Year of Publication

2015

Degree Name

Master of Science in Nutrition and Food Systems (MSNFS)

Document Type

Master's Thesis

College

Agriculture, Food and Environment

Department

Dietetics and Human Nutrition

First Advisor

Dr. Janet S. Kurzynske

Abstract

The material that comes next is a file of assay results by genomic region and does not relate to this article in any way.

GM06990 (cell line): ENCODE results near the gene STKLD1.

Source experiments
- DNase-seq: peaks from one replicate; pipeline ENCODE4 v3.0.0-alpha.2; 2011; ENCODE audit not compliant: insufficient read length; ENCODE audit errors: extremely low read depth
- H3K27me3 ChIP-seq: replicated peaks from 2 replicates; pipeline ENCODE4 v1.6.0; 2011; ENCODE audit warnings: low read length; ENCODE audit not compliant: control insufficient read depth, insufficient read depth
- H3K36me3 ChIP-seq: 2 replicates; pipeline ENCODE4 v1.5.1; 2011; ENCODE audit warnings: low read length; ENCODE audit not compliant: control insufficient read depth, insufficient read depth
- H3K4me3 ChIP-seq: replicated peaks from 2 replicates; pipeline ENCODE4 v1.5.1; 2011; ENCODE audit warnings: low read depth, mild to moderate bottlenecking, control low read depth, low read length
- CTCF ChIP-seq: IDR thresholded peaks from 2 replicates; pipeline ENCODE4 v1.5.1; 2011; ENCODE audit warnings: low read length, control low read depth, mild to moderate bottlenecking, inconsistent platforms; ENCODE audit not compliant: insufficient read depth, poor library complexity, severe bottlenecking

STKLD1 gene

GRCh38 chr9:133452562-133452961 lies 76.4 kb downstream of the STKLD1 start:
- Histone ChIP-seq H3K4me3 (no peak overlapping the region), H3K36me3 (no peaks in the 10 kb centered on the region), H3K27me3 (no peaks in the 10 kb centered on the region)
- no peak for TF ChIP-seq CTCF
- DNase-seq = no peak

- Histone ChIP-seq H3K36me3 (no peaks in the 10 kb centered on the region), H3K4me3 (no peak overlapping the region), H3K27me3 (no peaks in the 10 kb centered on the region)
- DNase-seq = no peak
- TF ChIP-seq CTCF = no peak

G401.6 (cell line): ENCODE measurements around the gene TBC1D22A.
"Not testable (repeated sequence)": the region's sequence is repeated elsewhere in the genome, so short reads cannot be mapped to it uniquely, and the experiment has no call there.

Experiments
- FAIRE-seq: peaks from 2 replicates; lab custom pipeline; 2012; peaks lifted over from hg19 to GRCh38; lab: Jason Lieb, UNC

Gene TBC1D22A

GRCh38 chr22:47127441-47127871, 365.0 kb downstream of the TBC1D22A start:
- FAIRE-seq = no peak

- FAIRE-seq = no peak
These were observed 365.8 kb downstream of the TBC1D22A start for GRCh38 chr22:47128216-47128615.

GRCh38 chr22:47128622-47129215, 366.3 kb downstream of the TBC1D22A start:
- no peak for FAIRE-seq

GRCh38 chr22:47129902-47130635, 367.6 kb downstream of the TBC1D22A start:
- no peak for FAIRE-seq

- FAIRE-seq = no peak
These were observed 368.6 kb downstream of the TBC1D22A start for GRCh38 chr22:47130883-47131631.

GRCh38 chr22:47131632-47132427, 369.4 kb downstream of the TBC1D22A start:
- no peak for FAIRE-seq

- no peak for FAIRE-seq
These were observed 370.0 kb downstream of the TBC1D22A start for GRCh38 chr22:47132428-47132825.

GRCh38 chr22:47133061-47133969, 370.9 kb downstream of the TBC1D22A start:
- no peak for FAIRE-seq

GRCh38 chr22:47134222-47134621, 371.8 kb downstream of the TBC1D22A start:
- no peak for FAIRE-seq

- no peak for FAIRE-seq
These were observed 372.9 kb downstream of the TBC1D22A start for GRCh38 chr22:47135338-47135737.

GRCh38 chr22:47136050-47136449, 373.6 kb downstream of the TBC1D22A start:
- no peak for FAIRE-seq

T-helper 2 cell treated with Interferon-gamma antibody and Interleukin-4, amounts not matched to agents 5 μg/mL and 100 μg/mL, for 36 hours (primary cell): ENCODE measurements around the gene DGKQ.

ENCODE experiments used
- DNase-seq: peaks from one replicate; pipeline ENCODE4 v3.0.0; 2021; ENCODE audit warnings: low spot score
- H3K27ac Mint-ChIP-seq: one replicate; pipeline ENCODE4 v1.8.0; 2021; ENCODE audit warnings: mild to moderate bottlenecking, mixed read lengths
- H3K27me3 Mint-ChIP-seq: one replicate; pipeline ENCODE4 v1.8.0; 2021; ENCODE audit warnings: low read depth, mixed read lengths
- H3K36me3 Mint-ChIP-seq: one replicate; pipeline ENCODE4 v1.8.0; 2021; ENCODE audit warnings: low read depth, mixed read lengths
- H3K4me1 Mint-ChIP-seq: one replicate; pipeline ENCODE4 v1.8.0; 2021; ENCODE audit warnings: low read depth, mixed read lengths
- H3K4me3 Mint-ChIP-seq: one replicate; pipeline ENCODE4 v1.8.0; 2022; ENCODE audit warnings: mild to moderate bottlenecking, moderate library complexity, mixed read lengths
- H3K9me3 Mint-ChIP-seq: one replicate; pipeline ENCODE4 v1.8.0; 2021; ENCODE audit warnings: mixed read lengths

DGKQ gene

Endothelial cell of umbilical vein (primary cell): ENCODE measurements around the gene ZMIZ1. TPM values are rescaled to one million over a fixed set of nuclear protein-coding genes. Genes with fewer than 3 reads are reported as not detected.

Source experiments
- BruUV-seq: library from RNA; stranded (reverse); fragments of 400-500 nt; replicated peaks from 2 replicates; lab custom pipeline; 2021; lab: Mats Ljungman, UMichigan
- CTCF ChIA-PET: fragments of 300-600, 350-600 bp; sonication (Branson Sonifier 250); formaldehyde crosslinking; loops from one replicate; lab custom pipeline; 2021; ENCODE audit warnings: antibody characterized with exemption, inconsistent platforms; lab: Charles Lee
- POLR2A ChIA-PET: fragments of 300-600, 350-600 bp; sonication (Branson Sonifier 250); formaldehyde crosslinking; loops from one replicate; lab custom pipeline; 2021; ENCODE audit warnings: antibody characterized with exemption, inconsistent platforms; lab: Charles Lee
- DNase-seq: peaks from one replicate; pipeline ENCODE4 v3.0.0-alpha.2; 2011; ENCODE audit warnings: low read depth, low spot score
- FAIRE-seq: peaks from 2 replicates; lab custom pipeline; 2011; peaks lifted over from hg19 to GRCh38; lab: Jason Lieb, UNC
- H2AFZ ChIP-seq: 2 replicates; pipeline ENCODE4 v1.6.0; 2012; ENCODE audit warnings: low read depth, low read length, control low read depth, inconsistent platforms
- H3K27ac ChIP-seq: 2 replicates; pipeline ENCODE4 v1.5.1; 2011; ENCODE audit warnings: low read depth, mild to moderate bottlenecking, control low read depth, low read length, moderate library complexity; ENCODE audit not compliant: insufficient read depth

The deregulation of snacks by the National Collegiate Athletic Association (NCAA) permits institutions to provide enhanced snacks incidental to participation. Athletes may now have the opportunity to improve their diet quality. The purpose of this research was to assess the consumption of fruits and vegetables as well as body composition of Division I collegiate athletes. The sample included 19 American football players and 8 volleyball players. Paired t-tests were performed to compare fruit intake, vegetable intake, and body fat percentage pre- and post-deregulation of snacks. Linear regression models were used to determine correlations between change in fruit intake and change in body fat percentage and change in vegetable intake and change in body fat percentage. There were no significant differences in the paired t-tests; however, there was a significant correlation in increasing fruit intake, vegetable intake, and decreasing body fat percentage among football players. Results suggest that regular contact with a Registered Dietitian may improve diet quality, and providing nutrient-dense foods planned by a Registered Dietitian to college athletes may improve body fat percentage.

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